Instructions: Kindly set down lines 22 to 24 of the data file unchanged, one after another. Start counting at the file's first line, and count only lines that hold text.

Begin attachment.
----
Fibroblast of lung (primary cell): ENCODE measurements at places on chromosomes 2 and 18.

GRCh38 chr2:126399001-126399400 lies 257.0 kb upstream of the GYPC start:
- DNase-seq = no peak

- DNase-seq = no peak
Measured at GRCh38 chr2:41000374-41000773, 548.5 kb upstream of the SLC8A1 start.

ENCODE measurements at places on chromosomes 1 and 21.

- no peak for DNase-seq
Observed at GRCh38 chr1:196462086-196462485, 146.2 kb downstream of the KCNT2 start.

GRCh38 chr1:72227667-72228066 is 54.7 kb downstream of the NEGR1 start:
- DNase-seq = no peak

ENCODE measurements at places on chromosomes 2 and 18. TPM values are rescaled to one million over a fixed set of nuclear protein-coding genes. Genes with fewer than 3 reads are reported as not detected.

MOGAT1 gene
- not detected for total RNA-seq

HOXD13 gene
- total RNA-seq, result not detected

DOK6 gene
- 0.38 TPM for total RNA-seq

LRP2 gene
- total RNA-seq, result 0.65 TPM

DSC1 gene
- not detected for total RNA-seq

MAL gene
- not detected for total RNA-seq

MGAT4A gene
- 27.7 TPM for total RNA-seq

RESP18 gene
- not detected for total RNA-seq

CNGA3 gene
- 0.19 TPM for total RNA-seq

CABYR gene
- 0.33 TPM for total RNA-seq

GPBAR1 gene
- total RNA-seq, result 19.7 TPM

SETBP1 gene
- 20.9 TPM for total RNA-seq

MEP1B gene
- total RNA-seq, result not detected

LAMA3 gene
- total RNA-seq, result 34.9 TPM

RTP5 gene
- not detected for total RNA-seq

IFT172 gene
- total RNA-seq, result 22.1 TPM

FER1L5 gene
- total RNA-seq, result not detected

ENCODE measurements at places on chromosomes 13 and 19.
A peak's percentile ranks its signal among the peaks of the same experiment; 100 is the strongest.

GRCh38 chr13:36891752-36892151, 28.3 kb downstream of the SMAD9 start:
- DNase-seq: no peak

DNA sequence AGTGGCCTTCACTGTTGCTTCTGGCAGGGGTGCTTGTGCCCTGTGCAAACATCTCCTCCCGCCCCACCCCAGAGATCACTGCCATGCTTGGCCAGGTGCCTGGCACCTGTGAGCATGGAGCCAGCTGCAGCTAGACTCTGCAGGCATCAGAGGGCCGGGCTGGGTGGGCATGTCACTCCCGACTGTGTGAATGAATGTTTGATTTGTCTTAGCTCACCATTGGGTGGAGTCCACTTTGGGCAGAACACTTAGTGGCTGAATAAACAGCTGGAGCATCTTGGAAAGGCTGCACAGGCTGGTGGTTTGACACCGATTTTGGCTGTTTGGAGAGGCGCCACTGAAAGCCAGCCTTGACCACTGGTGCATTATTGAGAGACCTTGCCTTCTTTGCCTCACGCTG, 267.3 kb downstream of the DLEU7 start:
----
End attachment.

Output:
MAL gene
- not detected for total RNA-seq

MGAT4A gene